Popcorn Time – the popular Netflix for torrents app – will now be blocked across the U.K. after Hollywood movie studios challenged the service’s legitimacy in providing paid content for free.
Popcorn Time has been a real hit with a majority of users, and as such has now been dubbed the “Netflix for torrents” given its classy and walk-in-the park interface. Apparently, the app has been banned citing the same laws which prohibit access to torrent sites such as The Pirate Bay, since Popcorn Time uses the proven BitTorrent technology to download content. However, while ‘torrenting’ still prevails, it’s the ease and convenience of Popcorn Time that has made it a hit amongst the less tech savvy users.
The app which has been around for almost a year now has become notorious for expanding the user base that downloads pirated content off the Internet since it’s just so darn easy to use, which is why it has gained plenty of attention from pirates and copyright holders.
Meanwhile, the High Court in U.K. has directed the five biggest Internet service providers: BT, EE, Sky, TalkTalk, and Virgin Media to clamp down on Popcorn Time by blocking all websites offering downloads of the service. While we’re all for clamping down on pirated content, this is just a stopgap measure really, given that we live in a world where proxy and VPN services have become as easy to operate as Popcorn Time itself.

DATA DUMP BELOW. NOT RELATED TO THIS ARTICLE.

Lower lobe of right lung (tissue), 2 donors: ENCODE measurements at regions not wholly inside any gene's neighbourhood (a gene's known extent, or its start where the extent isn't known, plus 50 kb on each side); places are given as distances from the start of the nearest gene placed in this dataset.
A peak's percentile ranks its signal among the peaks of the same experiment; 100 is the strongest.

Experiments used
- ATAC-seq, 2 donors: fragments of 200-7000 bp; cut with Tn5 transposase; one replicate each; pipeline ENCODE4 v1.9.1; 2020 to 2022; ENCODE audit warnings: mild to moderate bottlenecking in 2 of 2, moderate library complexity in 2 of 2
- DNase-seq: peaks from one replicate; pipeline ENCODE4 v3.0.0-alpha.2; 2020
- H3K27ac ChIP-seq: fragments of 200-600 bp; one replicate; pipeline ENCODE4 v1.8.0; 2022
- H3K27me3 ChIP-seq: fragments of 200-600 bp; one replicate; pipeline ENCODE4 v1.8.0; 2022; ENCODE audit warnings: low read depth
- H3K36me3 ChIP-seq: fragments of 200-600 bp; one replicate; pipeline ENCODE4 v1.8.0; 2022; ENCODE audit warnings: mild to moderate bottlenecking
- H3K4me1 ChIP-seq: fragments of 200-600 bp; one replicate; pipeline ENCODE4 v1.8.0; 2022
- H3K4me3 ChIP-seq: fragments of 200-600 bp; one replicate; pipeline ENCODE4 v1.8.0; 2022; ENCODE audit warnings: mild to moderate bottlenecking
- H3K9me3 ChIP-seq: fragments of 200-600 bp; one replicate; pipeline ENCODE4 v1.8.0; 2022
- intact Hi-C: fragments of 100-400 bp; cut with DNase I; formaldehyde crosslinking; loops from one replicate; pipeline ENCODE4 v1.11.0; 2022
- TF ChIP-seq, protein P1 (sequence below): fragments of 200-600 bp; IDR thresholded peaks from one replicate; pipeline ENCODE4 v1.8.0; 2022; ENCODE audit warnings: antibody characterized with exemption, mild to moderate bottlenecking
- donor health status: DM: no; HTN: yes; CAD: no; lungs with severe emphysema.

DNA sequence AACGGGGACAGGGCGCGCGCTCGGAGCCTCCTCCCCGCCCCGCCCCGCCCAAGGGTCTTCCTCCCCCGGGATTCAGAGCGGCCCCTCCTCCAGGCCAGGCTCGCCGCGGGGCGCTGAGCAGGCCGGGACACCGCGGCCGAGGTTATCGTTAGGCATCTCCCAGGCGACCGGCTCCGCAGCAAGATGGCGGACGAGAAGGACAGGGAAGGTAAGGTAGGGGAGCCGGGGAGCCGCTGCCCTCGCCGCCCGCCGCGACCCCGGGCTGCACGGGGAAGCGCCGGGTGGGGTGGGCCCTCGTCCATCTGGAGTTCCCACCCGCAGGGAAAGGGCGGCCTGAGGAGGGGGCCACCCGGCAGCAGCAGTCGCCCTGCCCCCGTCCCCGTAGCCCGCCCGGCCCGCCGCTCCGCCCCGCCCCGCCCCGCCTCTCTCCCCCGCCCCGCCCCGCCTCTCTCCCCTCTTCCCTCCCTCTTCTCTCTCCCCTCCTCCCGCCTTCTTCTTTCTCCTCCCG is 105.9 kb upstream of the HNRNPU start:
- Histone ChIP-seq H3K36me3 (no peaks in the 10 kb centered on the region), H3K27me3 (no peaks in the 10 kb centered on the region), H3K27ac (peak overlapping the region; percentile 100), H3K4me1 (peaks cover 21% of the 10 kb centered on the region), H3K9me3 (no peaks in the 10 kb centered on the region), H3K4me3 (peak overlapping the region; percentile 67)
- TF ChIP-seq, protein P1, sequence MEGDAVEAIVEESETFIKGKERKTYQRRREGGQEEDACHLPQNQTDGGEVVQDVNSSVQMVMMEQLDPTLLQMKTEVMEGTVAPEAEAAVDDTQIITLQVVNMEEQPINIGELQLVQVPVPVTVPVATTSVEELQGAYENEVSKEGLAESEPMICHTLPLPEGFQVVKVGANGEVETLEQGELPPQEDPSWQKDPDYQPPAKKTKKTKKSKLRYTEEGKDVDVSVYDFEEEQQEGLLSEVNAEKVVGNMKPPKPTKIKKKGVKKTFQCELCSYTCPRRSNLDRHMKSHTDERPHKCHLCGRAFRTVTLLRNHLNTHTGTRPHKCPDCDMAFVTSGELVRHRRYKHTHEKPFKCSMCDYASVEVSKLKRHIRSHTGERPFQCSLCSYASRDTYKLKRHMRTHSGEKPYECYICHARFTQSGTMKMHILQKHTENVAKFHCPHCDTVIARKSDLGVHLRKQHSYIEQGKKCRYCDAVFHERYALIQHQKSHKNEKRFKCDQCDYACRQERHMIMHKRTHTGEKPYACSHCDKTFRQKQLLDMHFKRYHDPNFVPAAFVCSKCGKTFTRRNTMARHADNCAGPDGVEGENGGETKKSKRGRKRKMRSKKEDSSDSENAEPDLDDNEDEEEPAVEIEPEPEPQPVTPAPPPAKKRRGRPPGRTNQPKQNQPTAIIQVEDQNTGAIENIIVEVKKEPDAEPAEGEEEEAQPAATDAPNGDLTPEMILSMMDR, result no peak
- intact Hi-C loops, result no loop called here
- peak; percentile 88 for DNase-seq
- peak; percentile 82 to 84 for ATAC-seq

It’s also worth mentioning here that only the Popcorn Time download sources have been blocked, and if you have the app already downloaded and installed, then you can continue to stream movies, since the app relies on a torrent distribution network.
The Pirate Bay is officially blocked in the U.K. but that has not slowed down interested users. According to a research conducted by Incopro, an intellectual property firm, websites that have been blocked by ISPs do manage to retain over 73%of their original traffic, while continuing to attract new users as well. For what it’s worth, this would be the first time that Popcorn Time has been targeted in any country, and if things don’t move forward from here, the service is much likely to gain an even stronger user-base given the free publicity it’s been getting for not playing by the rules.
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